Well, I knew going into it that I wasn’t going to get balanced portions of both sides of the issue. Part of me wanted to see just how one-sided the tour would be and I was ready to report on it in the comic, but I was surprised at how left-wing our guide was. It kind of caught me off guard, actually. We talked a lot about the Palestinian situation, the separation wall and what historical events brought the Zionists and Arabs to that point. In the end, however, we were on a tour of Israel and not a tour of the conflict, so of course it wasn’t balanced, but I didn’t feel like I was being brainwashed at all. I really want to go back and get the Palestinian side of the issue, although I could never come close to what Joe Sacco did with Palestine.
In a lot of ways, Sacco’s book is about the experience of being embedded in warfare—Sacco refers to himself as a “war junkie.” Having experienced the region the way you did certainly filters the situation through a different perspective than what’s present in Palestine. Were there benefits to that filter in terms of storytelling, if only serving to ensure that it wasn’t a carbon copy of Sacco’s book?
I haven’t been to the Occupied Territories, but from what I’ve read and heard, it is like living in a war zone in a way, so Sacco’s book must reflect what he saw there. On the Palestinian side of the wall there’s very limited access to everything from electricity to healthcare. My book is about the Israeli side where the effects of the Israeli-Palestinian conflict are much more subtle. So yeah, in that way its a very different perspective. In Israel you see the conflict though the security measures that are everywhere; they check your bags when you go into a shopping center and we had an armed guard with us for the tour. It’s strange because if not for those things as reminders, you could easily forget that this country is in the middle of such an intense struggle. On the inside its a pretty quiet place.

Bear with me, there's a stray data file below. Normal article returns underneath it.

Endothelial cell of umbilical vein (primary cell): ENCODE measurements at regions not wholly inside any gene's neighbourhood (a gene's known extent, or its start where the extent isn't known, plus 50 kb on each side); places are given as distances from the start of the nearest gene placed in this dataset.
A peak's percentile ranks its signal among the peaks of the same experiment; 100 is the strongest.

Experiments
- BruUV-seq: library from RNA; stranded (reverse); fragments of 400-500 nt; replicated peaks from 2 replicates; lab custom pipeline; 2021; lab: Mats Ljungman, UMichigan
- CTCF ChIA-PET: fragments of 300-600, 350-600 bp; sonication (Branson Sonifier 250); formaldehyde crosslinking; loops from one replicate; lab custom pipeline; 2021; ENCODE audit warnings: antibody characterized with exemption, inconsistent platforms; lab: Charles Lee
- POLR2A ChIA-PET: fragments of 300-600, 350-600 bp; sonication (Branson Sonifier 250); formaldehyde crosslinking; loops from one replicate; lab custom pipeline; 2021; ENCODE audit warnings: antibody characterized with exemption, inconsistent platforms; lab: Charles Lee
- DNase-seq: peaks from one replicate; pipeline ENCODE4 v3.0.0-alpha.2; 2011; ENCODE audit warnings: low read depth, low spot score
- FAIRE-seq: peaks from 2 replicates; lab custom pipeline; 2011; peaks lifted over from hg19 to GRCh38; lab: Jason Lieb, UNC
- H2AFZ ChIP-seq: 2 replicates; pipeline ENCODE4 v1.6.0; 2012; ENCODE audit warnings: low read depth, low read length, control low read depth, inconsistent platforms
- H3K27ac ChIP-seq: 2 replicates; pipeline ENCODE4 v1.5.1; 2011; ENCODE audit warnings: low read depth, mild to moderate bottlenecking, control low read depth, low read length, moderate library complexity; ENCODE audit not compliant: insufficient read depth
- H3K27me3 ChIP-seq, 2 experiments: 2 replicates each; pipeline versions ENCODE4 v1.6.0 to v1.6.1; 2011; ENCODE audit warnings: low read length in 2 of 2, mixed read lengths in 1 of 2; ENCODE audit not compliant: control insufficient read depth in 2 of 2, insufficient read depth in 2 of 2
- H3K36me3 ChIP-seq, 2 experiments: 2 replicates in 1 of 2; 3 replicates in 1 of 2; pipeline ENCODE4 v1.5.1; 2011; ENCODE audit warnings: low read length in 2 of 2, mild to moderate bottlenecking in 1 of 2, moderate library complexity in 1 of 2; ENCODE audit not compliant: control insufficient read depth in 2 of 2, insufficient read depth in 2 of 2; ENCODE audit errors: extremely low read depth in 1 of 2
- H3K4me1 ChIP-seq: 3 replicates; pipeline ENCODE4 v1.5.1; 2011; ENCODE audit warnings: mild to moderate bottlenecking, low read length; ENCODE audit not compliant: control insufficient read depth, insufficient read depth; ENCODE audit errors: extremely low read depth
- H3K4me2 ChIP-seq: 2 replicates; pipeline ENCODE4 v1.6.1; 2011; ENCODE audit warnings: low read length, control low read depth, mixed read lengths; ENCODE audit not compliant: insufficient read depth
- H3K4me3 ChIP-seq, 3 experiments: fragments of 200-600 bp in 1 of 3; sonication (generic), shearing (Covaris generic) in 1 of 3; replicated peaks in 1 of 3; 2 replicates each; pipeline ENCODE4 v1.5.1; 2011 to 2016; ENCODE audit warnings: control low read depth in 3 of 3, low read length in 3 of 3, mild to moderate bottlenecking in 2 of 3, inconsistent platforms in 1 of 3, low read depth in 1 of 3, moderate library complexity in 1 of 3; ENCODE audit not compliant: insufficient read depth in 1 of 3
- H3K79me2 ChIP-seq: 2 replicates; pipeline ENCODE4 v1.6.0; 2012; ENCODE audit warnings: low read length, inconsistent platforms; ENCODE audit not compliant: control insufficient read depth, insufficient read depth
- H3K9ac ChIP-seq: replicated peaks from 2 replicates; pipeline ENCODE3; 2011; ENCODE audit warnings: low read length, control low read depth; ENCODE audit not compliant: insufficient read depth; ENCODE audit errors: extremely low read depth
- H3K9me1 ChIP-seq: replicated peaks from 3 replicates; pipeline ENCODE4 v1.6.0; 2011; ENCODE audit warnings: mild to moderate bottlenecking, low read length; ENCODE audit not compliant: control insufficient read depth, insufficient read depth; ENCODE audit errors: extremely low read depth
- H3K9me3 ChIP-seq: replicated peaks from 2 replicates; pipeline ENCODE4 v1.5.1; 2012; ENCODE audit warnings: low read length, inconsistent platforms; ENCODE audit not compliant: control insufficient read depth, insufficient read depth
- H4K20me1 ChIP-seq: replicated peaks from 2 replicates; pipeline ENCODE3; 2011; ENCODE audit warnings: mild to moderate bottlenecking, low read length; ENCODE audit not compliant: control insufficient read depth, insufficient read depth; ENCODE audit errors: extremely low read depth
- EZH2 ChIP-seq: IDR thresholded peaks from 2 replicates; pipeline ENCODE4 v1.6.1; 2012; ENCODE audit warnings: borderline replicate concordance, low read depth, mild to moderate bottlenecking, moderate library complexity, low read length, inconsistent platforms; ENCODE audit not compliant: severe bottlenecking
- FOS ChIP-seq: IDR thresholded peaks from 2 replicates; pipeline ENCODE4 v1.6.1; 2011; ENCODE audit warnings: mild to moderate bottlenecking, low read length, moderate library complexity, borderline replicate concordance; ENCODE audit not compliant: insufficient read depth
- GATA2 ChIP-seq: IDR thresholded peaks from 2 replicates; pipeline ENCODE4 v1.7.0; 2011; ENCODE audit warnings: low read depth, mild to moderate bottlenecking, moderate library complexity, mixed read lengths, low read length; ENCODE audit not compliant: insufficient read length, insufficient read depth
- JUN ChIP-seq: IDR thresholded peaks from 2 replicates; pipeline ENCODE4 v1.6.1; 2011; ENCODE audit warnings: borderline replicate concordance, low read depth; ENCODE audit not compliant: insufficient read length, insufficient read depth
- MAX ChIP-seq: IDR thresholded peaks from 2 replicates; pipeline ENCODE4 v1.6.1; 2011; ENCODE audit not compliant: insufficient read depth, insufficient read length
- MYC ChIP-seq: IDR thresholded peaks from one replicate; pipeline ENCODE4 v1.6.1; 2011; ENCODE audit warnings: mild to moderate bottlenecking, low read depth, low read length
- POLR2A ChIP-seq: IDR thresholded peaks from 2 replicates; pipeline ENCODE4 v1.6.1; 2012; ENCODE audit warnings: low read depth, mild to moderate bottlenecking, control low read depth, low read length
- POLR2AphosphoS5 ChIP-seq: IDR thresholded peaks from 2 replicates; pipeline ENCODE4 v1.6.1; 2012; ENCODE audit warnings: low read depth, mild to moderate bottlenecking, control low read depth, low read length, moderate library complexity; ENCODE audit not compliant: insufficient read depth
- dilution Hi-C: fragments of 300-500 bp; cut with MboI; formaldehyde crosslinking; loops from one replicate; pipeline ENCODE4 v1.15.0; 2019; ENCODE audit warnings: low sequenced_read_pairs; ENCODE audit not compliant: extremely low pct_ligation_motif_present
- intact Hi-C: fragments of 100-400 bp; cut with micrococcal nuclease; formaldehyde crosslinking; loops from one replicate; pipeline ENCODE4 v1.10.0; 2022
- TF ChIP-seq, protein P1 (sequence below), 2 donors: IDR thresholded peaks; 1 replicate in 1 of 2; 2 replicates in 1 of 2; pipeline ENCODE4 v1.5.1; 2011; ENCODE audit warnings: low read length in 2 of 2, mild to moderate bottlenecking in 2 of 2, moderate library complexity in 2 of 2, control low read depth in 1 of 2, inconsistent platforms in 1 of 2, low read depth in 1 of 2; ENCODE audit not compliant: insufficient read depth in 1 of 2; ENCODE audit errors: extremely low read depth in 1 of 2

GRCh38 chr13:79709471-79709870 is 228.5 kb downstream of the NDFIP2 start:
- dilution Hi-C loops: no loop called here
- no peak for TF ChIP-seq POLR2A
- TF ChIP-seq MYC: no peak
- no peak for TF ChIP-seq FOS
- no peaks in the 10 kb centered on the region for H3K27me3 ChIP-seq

Still, one of the things that the book share—as opposed to, say Rutu Modan’s Exit Wounds—is that narrators are both strangers in a strange land, presenting the conflict from the point of view of an American for, at least initially, American consumption. How important do you think the presentation of the subject matter from the point of view of the outsider is in terms of painting a story that other outsiders can relate to?
In this case, very important. I gave the book that overly long title because the whole trip, as well as the month and a half of reading before I left, was my attempt at trying to figure this whole thing out. I really thought that I would come back from the trip with some deep understanding of the whole region, and I spent my two weeks there trying really hard to find some clues to bring it all together in my own mind. So when it came to making the comic, I really wanted to being people with me so they could experience the utter confusion involved in facing something you don’t understand. I can’t speak for everyone, but I think a lot of Americans think that we know what’s going on with the rest of the world. We read the newspaper, a wikipedia page and maybe some non-fiction books about other countries and think we’re experts, but when we finally visit that place we realize how little we actually grasp.